I’m no chef. To be honest when it comes to cooking and me, you can’t ever be too sure what you’re going to get? I’m either pretty good, or pretty not so good. I’ve not yet been outstanding, and I haven’t poisoned anyone. I’m a learner in the kitchen, with a big red ‘L’ on my back. I’ve recently learned that baking and cooking are approached in two very different ways:

Backing is a science. If there’s a recipe, you don’t deviate from it. If it says 200g of flour, you put in 200g of flour. If it says in an oven at 180 celsius for 28 minutes, that’s exactly what you do. Deviation from the formula will result in certain failure.

Cooking is different. It’s less science and more gut feel. There are some general signposts worth following, but add a little too much salt and it’s not going to end up in disaster. In fact you can counter the extra salt by adding something else (I find that chutney covers a multitude of sin : ).

My favourite chef to read, when I’m looking for signposts, is Jamie Oliver. I’ve tried others, and the reason I like Jammie is that he’s more gut than science than most. He uses terms like ‘knobb’ and ‘glugg’ when explaining quantity. I’ve not ever tried to find out the formal measurement of either, and have rather left it to my gut at the moment of cooking to work out what  I think it’ll be? So far it’s worked for me. And I’ve passed it onto my daughter who often looks for science in the kitchen.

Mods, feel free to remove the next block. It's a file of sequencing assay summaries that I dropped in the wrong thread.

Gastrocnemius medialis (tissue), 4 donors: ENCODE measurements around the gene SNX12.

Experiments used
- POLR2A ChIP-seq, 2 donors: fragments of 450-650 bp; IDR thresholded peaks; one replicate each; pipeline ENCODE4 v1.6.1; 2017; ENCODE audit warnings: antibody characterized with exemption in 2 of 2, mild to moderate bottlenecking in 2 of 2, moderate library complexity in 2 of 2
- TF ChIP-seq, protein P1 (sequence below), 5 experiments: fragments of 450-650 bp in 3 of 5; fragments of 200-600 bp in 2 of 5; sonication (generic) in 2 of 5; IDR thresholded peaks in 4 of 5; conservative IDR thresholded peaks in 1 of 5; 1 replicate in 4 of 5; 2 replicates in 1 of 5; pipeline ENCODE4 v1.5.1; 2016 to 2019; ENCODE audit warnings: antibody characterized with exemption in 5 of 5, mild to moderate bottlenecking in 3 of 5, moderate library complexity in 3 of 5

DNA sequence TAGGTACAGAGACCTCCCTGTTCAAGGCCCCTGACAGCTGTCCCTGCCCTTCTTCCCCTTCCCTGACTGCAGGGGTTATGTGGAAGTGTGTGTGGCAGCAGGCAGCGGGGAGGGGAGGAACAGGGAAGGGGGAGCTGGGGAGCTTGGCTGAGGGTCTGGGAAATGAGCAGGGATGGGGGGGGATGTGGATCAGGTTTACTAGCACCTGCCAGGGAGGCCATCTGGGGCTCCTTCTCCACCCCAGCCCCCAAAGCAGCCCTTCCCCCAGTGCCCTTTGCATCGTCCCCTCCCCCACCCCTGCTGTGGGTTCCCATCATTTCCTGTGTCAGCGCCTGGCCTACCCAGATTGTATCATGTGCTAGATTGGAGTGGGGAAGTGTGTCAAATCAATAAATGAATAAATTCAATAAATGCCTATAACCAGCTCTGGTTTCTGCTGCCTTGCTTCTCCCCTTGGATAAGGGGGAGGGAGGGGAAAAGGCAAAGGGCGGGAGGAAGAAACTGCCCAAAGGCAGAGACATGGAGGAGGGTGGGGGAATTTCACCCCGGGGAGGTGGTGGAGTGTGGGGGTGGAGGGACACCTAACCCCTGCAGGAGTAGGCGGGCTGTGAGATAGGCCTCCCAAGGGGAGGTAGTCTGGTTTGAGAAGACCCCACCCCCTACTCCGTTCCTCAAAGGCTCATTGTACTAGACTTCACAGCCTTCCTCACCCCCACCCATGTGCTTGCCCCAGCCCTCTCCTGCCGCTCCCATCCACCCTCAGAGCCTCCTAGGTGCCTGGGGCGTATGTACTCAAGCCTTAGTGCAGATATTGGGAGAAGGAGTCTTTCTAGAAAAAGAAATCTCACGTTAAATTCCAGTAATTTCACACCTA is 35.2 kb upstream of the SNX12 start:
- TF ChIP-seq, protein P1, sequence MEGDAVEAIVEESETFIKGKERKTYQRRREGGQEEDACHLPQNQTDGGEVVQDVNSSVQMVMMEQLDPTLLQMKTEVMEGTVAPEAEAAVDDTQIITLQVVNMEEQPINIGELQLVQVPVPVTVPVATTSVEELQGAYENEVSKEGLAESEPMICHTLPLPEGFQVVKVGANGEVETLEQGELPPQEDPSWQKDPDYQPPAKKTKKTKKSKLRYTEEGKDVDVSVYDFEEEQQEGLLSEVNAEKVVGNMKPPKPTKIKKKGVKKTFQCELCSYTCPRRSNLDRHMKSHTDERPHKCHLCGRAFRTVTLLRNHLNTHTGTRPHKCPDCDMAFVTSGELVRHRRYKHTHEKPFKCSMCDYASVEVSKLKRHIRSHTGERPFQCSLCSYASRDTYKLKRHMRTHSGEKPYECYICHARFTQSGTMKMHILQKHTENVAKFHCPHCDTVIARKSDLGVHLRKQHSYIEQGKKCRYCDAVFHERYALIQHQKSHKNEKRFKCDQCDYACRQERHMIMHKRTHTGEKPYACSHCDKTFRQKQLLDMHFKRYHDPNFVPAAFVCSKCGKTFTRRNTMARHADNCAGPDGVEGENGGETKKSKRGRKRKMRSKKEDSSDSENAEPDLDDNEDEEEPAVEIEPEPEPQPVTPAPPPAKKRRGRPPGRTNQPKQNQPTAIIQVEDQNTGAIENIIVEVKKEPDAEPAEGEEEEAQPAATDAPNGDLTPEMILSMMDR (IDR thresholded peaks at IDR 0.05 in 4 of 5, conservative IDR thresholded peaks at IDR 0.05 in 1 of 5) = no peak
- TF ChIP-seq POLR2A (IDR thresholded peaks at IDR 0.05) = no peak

“A glugg”, I tell her.

“How much is a glugg?”, she responds.

“What does a glugg feel like right now”, I shoot back.

I think it’s great to cook with feeling. Passion for cooking doesn’t come from science or from a formula, it come from deep within your soul, in the moment.

I think we need more ‘gluggs’ and ‘knobbs’ when it comes to leadership and less ‘7 irrefutables’ and ‘9 definites’. Less science and more gut. Look in leadership libraries or search Amazon and you’ll find far more suggesting that leadership can be boiled down to a neat list of things to do. Authors searching for the Grand Unifying Theory of Leadership. Suggesting that leadership is a neat formula that can be followed.

I say it’s not. It’s so not. Speak to those who lead. Whether they’ve done so for a long time, or are just getting started. Leadership is about people, and when it comes to people there are no neat formulas. Ever! The 4 teaspoons that worked yesterday require 3 or 7 today. Leadership happens in the moment (and sometimes it doesn’t happen at all), it’s not a neatly planned recipe. Stock standard recipes and leadership end in disaster.

Leadership requires more gut than science. We need to let go of our search for certainty in leadership and adopt words like knobb and glugg. We need to forget what worked yesterday and the day before, and become more interested on what’s going on in the moment. Leaders need to practice using their gut, and you can’t do that if you’re constantly relying on a neat formula to help you make it through.